SEIU to protest near company that won’t force all employees to join union


WHAT DO WE WANT?: Service Employees International Union representatives are organizing a picket near a Milwaukee County-contracted company that refuses to make all of its employees join the union.

By Adam Tobias | Wisconsin Reporter

MILWAUKEE, Wis. — Getting a Milwaukee County board member to threaten with a government audit apparently isn’t enough intimidation.

Now, Service Employees International Union Healthcare Wisconsin is taking matters into its own hands.

The labor group is organizing a protest on Aug. 14 near Supportive Homecare Options Inc. in Wauwatosa, partly because business owner Sally Sprenger has repeatedly refused SEIU’s demands to force all of her employees to join the union.

But Art Beck, a Milwaukee attorney representing Sprenger, said he intends to file a complaint Wednesday with the National Labor Review Board because Sprenger alleges SEIU did not give her the required 10-day notice for the rally.

Sprenger told Wisconsin Reporter she first learned of the planned picket on Tuesday when SEIU representatives gathered at her company’s facility to distribute informational flyers to her employees.

LET’S RALLY: SEIU Healthcare Wisconsin is organizing a protest on Aug. 14 outside of Supportive Homecare Options.

“They didn’t give me any notice until I walked over there and got a copy … If they want to do something with a 10-day notice for a rally in 10 days, they can do it. But they can’t stand outside my office and hand out this information without a 10-day notice,” Sprenger said.

The circulation of flyers comes five days after Milwaukee County Supervisor David Bowen, at the urging of SEIU Healthcare Wisconsin President Dian Palmer and several SEIU members, requested a county audit of Supportive Homecare Options.

Bowen, a state Assembly candidate, has received campaign contributions and political endorsements from SEIU and its front group, Wisconsin Jobs Now. He also got help from SEIU-affiliated officials in writing the county’s newly implemented “living wage” law, which exempts county-contracted firms from paying the higher wage if they have their entire workforce join a labor union.

Sprenger, who said she stands to lose her business if the living wage dries up the reserves of the Milwaukee County Department of Family Care as projected, was told by SEIU officials in December at the beginning of collective bargaining negotiations that she wouldn’t have to worry about the pay hike if she gave SEIU full “union security.”

But, during the past eight months of numerous collective-bargaining sessions, Sprenger has turned down similar offers because she said she wants her staff to have a choice. Her employees also would see less money in their paychecks if they kept the same wage and had to pay union dues.

But SEIU would see a considerable increase in revenue.

A little more than 300 of Supportive Homecare Options’ employees are voluntary members of SEIU Healthcare Wisconsin, and pay close to $100,000 a year in union dues, Sprenger said. If all 1,200 workers had to join, that figure would jump to about $400,000, she added.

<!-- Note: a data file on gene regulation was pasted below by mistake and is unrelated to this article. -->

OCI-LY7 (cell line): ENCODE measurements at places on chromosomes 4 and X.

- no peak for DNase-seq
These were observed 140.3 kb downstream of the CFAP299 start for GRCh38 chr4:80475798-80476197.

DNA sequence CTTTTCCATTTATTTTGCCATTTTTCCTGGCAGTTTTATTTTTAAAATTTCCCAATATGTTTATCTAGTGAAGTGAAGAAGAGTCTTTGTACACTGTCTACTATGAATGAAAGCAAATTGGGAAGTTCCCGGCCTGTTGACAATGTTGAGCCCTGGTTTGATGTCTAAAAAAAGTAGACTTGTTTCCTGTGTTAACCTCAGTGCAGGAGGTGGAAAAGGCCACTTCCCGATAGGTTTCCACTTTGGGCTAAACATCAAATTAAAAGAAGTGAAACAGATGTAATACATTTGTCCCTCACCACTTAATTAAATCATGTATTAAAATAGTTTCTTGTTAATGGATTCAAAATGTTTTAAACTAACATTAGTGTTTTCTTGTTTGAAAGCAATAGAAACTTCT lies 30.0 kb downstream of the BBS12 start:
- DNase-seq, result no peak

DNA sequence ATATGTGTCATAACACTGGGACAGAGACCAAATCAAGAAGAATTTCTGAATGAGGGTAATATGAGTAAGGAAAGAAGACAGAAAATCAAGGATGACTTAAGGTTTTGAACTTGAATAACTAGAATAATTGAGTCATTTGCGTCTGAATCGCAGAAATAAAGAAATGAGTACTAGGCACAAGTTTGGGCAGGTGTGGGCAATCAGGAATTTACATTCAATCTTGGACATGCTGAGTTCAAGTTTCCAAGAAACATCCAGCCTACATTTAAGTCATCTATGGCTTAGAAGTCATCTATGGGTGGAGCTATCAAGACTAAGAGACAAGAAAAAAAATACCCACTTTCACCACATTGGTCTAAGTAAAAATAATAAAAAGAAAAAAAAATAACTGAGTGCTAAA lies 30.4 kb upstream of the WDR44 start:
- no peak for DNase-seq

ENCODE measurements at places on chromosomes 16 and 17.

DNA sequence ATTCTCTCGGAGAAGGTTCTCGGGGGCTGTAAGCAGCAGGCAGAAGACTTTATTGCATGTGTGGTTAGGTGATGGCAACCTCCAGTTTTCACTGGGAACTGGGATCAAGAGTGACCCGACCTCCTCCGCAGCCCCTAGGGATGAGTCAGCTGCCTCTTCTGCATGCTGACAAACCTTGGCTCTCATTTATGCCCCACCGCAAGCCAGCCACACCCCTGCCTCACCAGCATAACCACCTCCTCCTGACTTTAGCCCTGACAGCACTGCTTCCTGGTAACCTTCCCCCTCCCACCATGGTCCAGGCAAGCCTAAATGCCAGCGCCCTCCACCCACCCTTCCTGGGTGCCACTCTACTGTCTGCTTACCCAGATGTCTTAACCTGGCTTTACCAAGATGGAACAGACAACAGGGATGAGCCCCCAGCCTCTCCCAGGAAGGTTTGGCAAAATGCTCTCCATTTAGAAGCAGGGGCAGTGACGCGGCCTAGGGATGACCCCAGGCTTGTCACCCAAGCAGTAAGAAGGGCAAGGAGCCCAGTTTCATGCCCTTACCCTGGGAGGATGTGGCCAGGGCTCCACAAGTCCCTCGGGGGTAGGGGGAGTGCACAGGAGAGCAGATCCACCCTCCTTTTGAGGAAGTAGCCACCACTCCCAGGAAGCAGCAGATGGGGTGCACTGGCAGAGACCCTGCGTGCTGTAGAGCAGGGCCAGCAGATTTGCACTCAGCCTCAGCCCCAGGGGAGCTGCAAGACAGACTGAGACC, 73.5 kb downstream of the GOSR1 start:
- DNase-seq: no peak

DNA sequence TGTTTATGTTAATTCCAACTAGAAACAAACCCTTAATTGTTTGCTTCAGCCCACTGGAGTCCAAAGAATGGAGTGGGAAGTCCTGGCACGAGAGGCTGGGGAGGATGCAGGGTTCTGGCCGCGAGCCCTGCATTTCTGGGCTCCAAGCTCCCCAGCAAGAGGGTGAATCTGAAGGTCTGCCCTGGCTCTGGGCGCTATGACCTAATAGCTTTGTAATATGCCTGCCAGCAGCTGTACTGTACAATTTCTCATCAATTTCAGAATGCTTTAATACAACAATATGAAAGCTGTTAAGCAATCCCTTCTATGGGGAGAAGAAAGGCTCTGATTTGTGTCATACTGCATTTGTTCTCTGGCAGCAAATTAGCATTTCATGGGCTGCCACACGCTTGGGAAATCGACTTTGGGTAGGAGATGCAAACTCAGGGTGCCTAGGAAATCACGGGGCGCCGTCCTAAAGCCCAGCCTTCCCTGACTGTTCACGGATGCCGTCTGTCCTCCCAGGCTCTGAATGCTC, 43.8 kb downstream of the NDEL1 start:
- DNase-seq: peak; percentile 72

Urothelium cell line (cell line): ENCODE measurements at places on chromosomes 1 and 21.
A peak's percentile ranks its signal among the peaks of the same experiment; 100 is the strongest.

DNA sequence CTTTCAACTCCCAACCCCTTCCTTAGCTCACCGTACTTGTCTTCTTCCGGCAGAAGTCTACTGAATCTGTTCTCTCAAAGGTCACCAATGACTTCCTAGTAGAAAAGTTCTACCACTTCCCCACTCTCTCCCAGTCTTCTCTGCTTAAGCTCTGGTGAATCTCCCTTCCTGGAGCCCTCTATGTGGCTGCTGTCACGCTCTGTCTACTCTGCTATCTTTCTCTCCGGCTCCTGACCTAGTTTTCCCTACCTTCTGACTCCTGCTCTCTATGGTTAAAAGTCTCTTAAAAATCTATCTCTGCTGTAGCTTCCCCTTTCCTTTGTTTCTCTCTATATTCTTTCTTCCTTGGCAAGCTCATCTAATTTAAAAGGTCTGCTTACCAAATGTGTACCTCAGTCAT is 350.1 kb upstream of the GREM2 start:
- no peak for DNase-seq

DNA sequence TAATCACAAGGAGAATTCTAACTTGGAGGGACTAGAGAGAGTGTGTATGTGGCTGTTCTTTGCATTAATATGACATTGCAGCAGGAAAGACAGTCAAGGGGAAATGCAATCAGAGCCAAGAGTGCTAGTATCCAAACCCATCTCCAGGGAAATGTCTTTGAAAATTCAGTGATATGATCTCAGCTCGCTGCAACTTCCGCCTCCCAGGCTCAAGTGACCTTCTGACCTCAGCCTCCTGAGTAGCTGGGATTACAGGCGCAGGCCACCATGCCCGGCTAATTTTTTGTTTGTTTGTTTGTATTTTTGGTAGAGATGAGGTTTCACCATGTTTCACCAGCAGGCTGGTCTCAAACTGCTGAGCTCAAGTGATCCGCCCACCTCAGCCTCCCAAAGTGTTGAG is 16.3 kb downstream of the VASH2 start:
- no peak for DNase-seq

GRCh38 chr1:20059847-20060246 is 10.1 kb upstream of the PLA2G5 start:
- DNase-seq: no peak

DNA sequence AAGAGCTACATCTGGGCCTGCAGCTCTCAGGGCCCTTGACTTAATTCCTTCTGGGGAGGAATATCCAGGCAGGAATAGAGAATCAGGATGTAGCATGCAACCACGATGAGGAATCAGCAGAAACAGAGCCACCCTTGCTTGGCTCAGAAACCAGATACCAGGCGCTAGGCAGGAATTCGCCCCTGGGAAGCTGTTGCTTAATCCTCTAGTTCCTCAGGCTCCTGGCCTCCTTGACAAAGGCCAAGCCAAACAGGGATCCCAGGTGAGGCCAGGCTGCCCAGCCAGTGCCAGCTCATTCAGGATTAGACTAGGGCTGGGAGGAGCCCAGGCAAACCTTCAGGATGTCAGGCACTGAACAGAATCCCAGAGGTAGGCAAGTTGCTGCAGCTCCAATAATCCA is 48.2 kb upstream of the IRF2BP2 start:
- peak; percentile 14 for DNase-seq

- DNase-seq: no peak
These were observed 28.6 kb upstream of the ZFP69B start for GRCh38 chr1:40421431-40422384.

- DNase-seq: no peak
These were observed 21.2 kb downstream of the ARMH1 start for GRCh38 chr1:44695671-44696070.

But Bowen and SEIU officials say they are pursuing the audit because they want to see how Sprenger is covering her legal expenses for collective bargaining purposes.

WHATEVER YOU WANT: Milwaukee County Supervisor David Bowen, who has a history with SEIU, has requested a county audit on behalf of the union for a company in collective bargaining negotiations.

Bowen told fellow Health and Human Needs Committee members and Department of Family Care Director Maria Ledger last week that he has been approached by several Supportive Homecare Options employees who claim the company is not being supportive of their labor and union rights.

Bowen said concerns also point to Supportive Healthcare Options using money from its contract with the county to “legally attack” workers.

Ledger told Wisconsin Reporter earlier this week that any firm contracted with Family Care can use management fees for work-related legal services. The county department is funded by Medicaid dollars from the state.

Ledger also said she’s never been informed of any inconsistencies with Supportive Homecare Options financial records, which are reviewed annually by county staff when employees are given bonuses and pay raises.

Still, SEIU Healthcare Wisconsin is prepping for its 11 a.m. rally Aug. 14 near the intersection of Harmonee and Wauwatosa avenues.

The information flyer says home care workers from all over will be “fighting for their rights and fair wages.”

The Department of Family Care, and not the companies contracted with the county agency, sets the minimum hourly rate for all supportive home care workers with the county, according to Ledger.

That hourly wage is $10.27, more than $3 higher than the federal and state minimum wage of $7.25 an hour.

SEIU representatives Anu Pradhan and Amara Lawson, whose office contact information is listed on the rally handout, did not return calls from Wisconsin Reporter seeking comment.